Purpose of review: Gastrointestinal cancers account for 20% of all incident cancers in the United States. Much work has been done to understand the role dietary factors play in the prevention of gastrointestinal cancers, yet evidence regarding the potential preventive effect of antioxidants is conflicting. This review highlights the recent studies investigating the associations between dietary antioxidants and cancers of the gastrointestinal tract.
Recent findings: In-vitro and in-vivo studies in animals continue to support the hypothesis that antioxidants reduce the risk of gastrointestinal cancers. Results in human populations are not as supportive. Antioxidant nutrients and fruits and vegetables do not seem to confer protection against colorectal cancer, and certain antioxidants were found to increase the risk of distal colon cancer. Individual antioxidants also do not help prevent pancreatic cancer. Total antioxidant intake and plant-based foods seem promising for stomach cancer prevention, while vitamin C lowers the risk of esophageal cancer. Preventive effects for stomach and esophageal cancers were often limited to or stronger in smokers. Evidence is scarce regarding antioxidants and liver cancer.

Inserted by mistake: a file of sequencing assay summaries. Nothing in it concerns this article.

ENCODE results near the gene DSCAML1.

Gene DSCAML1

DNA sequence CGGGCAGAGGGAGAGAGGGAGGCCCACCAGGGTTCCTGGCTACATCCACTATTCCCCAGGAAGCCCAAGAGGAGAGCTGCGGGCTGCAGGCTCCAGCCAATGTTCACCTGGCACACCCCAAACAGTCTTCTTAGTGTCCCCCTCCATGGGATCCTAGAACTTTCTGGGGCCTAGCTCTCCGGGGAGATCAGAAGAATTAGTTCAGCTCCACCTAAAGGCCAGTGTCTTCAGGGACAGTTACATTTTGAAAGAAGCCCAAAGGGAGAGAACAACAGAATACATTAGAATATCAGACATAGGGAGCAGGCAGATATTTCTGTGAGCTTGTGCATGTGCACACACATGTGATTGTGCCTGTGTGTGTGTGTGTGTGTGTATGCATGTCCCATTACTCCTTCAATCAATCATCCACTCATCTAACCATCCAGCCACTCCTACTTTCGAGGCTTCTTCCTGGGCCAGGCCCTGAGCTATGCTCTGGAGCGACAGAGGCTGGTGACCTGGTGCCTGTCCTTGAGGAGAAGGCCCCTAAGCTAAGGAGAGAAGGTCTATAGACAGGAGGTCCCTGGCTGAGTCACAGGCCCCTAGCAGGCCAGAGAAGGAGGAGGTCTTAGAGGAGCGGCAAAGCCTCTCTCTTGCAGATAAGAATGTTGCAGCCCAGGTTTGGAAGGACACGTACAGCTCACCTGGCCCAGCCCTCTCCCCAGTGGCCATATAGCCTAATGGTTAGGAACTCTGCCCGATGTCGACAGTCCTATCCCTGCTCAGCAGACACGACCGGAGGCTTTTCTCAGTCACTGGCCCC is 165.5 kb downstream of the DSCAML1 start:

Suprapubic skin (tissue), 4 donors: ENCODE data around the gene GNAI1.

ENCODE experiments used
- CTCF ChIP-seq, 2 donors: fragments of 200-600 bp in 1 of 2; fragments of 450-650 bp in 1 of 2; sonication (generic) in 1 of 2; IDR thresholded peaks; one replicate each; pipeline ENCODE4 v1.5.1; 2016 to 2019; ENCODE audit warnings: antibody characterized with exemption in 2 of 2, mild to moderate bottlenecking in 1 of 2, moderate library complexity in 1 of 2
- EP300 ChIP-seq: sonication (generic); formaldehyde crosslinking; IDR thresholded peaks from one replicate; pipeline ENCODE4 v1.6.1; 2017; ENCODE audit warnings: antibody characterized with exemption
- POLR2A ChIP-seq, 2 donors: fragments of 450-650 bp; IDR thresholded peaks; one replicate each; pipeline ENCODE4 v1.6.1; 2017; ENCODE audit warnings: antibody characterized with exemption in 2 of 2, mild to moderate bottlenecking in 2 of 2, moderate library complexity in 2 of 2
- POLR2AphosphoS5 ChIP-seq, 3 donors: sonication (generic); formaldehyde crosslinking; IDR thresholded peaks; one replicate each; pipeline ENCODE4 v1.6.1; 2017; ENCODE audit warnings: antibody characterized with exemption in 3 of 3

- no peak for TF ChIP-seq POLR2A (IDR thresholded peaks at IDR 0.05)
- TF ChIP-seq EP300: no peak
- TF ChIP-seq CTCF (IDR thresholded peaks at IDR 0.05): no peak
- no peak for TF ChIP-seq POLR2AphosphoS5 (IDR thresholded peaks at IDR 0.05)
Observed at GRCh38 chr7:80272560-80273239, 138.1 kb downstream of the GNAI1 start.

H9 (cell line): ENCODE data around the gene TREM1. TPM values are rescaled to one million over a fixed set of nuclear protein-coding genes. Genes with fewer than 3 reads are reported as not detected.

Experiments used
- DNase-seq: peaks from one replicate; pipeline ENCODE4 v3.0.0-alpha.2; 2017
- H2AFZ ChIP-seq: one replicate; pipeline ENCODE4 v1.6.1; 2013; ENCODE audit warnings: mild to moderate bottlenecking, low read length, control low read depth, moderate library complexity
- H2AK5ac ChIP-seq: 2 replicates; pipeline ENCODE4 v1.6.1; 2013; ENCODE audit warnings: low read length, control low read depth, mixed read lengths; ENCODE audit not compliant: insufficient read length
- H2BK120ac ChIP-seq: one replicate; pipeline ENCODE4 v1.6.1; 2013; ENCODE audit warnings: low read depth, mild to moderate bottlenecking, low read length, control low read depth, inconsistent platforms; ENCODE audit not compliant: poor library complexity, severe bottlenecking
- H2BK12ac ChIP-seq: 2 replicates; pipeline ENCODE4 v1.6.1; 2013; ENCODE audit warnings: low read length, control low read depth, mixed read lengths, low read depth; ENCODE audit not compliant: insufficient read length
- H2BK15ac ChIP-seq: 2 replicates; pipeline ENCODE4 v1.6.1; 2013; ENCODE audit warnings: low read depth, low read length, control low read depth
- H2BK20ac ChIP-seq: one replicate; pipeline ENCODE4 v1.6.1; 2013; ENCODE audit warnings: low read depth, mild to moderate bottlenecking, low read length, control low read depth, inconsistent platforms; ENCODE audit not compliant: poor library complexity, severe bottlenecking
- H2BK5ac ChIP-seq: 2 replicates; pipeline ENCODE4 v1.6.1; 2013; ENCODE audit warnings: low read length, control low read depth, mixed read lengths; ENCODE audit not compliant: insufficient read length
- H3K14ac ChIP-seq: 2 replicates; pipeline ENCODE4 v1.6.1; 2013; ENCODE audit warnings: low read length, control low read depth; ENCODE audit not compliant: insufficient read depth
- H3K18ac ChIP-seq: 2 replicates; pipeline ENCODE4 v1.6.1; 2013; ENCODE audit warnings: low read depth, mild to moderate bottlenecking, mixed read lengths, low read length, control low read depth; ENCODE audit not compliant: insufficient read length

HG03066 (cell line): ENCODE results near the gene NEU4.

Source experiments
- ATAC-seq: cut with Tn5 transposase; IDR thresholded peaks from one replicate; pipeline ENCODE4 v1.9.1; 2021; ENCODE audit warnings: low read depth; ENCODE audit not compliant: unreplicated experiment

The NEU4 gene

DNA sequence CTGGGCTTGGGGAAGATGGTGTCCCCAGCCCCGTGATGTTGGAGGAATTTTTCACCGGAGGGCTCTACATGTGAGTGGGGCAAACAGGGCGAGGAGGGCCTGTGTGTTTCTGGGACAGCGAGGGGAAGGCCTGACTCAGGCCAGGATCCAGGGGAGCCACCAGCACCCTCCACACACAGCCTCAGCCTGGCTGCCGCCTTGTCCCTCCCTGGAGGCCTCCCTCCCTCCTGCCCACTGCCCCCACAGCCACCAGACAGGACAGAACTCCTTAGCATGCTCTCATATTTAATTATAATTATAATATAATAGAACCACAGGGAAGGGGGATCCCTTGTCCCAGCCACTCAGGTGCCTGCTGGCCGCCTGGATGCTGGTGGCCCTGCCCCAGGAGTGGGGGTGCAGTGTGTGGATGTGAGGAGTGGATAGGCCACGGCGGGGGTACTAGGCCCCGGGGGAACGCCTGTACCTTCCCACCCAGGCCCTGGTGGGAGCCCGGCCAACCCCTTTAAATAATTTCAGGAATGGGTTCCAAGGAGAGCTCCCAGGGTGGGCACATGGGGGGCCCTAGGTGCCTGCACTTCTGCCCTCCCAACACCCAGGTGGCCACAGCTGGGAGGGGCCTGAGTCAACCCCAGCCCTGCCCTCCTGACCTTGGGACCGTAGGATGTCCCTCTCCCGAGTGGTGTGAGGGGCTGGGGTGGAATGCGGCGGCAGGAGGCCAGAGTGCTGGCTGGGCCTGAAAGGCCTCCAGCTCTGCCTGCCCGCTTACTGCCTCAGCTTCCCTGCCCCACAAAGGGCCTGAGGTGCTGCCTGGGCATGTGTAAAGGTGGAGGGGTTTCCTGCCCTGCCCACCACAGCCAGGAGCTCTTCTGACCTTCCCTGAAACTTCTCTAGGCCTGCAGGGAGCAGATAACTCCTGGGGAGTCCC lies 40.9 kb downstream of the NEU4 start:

Summary: Antioxidants do not aid in the prevention of gastrointestinal cancers in the general population; however, they may act as chemopreventive agents for stomach and esophageal cancers, especially in high-risk populations.